Whenever people talk to me about my drawings, the same questions come up again and again. At art shows, in classrooms, and in general conversation, folks are curious about the unusual approach I take to art, and how I came about drawing in this manner. From time to time I will try and offer explanations and excuses regarding my choices of style, media, and subject. Consider this my first installment.
Did you invent this approach to art?
No, I did not invent this stuff. Artists have been juxtaposing images for centuries, for their own entertainment, for practical communication, and sometimes even for pay. For example, Aztec writers often drew separate pictographs together, combining the names of those objects to make new words. (I can only imagine what the cave paintings at Lascaux or the Anasazi petroglyphs would say if we knew the languages of the artists who made them.)
Many artists have embraced this idea of drawing lots of pictures inside a larger one. Most attempt this as a harmless diversion, an innocent experiment in design and technique. The results usually sit quietly in their portfolios while the artists murmur ‘Look what I got away with’, and vow never to do such things again. Having successfully completed one of these projects, few of us are misled sufficiently to repeat the error. Fewer still are foolish enough to try and make a career out of it.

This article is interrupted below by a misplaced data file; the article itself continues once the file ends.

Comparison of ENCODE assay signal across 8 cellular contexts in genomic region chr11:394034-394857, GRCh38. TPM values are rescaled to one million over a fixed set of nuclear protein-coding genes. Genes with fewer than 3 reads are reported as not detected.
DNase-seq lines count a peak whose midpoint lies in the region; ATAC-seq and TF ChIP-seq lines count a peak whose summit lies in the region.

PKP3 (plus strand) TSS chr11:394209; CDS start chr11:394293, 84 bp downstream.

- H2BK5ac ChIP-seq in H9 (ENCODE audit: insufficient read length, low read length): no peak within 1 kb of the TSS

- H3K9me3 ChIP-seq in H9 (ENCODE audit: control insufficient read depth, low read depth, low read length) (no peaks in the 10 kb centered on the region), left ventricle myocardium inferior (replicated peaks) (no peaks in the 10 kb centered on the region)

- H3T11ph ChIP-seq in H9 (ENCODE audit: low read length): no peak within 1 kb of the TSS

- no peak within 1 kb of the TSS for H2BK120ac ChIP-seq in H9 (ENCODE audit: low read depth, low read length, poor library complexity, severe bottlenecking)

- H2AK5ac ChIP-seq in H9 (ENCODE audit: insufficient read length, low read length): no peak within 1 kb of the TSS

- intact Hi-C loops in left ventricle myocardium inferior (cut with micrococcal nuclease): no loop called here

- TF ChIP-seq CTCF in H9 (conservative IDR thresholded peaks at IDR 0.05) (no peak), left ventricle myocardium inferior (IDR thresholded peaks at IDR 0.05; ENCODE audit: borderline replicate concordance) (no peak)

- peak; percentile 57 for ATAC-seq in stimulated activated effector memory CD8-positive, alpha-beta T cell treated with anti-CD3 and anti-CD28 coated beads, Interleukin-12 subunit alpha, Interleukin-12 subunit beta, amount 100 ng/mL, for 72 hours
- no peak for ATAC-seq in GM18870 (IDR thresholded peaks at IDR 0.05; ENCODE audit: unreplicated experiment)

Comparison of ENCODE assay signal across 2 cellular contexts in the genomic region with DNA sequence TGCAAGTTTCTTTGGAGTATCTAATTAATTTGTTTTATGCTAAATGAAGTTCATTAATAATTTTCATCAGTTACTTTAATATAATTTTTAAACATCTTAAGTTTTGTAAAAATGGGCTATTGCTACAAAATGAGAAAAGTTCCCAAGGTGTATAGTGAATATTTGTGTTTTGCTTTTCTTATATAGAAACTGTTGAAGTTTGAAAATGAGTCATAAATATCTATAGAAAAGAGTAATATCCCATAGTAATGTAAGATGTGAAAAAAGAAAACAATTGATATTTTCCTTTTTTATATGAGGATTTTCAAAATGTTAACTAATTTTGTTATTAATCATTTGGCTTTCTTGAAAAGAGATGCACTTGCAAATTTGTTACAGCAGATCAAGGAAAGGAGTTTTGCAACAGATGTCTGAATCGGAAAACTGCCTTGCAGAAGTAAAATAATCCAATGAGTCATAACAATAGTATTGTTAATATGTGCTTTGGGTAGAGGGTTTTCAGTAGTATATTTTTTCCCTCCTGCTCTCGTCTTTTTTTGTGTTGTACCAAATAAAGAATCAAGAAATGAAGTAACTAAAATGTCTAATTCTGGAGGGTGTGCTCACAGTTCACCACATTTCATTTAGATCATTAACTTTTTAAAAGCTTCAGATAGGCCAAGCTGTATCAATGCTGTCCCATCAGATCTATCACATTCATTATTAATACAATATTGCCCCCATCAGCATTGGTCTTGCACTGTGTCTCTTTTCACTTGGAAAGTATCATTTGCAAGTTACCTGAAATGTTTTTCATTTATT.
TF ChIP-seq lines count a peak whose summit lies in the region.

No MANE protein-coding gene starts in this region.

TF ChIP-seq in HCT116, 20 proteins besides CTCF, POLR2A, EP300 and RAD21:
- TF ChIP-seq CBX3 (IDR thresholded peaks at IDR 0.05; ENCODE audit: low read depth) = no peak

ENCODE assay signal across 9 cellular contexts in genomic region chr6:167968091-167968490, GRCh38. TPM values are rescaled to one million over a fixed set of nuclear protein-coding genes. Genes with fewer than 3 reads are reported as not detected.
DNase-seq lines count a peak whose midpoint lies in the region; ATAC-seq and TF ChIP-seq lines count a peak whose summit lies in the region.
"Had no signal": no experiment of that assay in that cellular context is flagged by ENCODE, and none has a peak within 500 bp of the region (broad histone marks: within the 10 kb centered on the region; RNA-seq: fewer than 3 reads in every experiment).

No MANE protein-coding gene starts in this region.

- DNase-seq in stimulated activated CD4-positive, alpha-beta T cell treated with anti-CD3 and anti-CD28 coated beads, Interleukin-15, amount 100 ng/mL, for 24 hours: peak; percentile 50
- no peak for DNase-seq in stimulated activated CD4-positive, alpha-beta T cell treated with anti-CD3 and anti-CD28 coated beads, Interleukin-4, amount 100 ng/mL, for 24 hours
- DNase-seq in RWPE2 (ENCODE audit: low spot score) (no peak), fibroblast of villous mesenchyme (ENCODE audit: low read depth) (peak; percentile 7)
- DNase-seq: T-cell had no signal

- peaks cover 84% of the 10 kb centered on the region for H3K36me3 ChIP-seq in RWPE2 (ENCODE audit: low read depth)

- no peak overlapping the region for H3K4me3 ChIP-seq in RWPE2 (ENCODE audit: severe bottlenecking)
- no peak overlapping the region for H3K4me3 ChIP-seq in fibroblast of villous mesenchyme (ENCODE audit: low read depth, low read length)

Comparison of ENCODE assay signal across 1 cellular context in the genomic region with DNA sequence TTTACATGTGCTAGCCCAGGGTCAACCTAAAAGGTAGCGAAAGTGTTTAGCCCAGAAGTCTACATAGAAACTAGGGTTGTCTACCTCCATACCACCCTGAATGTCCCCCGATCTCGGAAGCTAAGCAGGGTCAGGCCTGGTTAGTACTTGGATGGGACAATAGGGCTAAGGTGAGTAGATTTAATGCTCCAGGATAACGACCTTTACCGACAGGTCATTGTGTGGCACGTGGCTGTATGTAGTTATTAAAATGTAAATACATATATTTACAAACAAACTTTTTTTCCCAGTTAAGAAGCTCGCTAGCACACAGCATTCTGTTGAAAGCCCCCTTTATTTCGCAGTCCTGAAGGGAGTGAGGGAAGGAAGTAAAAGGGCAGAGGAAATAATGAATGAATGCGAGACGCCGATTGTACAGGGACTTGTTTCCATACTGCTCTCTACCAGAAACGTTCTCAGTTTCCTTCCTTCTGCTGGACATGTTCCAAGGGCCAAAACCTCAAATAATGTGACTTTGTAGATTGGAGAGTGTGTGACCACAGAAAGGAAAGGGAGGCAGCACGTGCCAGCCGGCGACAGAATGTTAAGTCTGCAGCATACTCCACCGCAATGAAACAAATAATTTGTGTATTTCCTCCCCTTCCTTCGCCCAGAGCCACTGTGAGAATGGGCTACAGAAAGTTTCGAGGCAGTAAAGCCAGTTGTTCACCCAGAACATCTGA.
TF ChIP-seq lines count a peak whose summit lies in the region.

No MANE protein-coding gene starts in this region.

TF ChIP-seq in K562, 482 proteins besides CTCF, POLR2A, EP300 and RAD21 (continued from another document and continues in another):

What do you call this style of art?
What style is it? Beats me. If this approach to picture-making has a widely accepted name, I haven’t heard it. That’s probably because there aren’t enough artists doing it to constitute a Movement, or even to catch the attention of the people who decide on things like art trends and style names. (If you know any of these people, please invite them to visit our studio, or at least the web site.)
Perhaps the most famous artist to create these complex images is Giuseppe Arcimboldo, who painted in this style (above) back in the late 1500’s. Some historians have lumped Arcimboldo’s brand of art into a larger group called Mannerism. Dali considered him the first Surrealist, even though similar designs were created before his time. Contemporary artist Octavio Campo refers to his version of this kind of painting as “Metamorphic”. Other observers add these designs to the broad categories of Puzzle Pictures, Optical Illusions, or even Trompe l’oeil. They could just as easily and accurately be called Still Life. The designs that include double meanings or other elements of wordplay are Visual Puns.
Aren’t these just collages?
Somewhat surprisingly, my pictures are not collages. Collage is a physical assemblage of paper, photographs, news clippings and the like, all glued together to make a design. (No scissors for me, thank you. The temptation to run with them is overwhelming.)
I assemble my designs in my head and directly on paper, first in pencil, then in ballpoint ink. For lack of a better term, I call my art works Composite Drawings, Composite Images, or just Big Pictures Made Out Of Little Pictures. If you can think of a more interesting descriptive phrase, I’d be delighted to hear it.